Since the Pentagon ended its contract with the Rendon Group over the weekend, the controversy over the profiling of embedded journalists in Afghanistan has cooled a bit, with the exception of an editorial in the New York Times.
Much bigger sh*& is hitting the fan in Afghanistan right now, ironically as Joint Chiefs Chairman Admiral Mike Mullen’s essay in the new Joint Forces Quarterly calls for a strat comm approach that fosters credibility:
[PDF of “Strategic Communication: Getting Back to Basics” is available here]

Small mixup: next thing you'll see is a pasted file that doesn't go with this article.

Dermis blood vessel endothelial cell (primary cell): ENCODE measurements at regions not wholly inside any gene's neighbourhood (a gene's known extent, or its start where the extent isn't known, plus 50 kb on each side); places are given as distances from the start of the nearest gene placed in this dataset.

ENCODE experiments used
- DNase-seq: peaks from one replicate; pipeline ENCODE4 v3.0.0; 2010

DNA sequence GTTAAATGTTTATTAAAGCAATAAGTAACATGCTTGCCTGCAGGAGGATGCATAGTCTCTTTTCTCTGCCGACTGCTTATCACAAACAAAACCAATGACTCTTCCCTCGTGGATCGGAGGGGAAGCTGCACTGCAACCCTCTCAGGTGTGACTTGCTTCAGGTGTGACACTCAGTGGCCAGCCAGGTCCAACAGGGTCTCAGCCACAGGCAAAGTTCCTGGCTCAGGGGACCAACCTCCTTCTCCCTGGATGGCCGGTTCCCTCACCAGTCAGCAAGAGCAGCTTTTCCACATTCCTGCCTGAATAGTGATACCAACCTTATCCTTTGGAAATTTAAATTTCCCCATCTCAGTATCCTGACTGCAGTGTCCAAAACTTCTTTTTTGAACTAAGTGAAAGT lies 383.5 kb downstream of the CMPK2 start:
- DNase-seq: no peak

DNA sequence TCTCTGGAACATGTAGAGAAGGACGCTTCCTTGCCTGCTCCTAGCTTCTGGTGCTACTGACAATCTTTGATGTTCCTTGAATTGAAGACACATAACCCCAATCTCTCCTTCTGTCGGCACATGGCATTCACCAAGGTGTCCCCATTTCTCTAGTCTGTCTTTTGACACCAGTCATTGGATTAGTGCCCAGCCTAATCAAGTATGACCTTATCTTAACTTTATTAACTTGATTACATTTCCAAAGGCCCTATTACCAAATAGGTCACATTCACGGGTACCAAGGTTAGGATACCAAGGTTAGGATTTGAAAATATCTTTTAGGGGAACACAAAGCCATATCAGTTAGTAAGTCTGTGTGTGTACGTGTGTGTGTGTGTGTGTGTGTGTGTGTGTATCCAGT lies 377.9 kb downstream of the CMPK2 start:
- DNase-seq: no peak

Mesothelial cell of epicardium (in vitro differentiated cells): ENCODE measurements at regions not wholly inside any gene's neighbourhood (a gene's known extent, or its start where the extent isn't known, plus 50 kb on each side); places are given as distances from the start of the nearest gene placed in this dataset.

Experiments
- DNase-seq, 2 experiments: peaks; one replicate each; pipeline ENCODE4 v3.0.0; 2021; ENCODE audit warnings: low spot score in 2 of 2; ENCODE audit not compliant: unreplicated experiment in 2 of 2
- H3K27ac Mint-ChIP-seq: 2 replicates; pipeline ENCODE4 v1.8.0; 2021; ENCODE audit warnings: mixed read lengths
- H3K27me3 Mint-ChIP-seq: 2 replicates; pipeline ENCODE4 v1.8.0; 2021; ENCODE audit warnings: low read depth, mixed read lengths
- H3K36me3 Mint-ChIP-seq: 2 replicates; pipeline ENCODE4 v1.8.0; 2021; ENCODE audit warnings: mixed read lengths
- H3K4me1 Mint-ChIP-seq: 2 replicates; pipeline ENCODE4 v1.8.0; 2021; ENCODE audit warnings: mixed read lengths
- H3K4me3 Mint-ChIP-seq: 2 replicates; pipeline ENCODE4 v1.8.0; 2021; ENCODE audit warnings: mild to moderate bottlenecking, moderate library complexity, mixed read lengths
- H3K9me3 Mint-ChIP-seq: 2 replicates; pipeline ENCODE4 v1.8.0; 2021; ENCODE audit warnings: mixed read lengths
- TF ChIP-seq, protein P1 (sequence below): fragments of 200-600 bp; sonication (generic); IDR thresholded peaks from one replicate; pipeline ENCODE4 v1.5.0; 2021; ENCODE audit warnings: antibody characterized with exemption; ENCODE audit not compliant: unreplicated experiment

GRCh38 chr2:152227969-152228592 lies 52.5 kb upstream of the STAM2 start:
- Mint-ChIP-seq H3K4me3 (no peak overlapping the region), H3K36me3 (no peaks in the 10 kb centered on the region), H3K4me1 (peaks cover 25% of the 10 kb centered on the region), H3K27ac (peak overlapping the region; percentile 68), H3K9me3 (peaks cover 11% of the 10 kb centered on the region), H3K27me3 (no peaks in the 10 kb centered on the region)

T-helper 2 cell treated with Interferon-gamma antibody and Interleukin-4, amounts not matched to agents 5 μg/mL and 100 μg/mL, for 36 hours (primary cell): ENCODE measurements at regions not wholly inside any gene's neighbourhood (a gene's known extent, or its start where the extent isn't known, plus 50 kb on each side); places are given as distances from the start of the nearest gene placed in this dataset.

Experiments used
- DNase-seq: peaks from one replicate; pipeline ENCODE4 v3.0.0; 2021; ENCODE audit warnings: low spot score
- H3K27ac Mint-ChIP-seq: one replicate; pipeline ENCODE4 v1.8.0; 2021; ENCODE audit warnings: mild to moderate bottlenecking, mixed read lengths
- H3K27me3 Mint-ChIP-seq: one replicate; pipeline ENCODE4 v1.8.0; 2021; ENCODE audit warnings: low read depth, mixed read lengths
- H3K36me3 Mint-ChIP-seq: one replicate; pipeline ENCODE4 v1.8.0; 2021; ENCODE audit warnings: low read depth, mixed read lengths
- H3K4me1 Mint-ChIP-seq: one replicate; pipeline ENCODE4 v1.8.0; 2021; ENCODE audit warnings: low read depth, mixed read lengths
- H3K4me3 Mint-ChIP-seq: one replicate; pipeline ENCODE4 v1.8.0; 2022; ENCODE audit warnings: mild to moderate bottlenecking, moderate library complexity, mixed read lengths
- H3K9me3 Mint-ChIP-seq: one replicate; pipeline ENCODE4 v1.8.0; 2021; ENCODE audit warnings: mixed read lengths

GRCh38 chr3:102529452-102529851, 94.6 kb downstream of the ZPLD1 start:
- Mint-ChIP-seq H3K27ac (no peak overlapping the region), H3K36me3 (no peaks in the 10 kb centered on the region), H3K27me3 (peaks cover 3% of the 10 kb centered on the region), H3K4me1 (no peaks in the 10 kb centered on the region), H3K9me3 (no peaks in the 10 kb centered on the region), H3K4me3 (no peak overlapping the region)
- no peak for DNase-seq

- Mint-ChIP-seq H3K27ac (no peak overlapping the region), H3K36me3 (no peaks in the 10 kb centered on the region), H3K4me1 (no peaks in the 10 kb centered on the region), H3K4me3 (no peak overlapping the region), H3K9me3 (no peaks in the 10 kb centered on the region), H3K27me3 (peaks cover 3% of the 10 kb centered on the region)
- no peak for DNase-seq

“We need to worry a lot less about how to communicate our actions and much more about what our actions communicate. What we need more than anything is credibility.”
It’s interesting that Mullen likely wrote the piece months ago, and it reads as if it’s addressing the Rendon and Wackenhut scandals today: “The irony is we should know better”.
Stars & Strips covered Mullen’s essay in a piece about the possibility for transparency, quoting social media expert Geoff Livingston on the pros and cons. There are obvious security reasons to consider, though he concludes, “if you have an overemphasis on controlling the message, you can lose its impact.”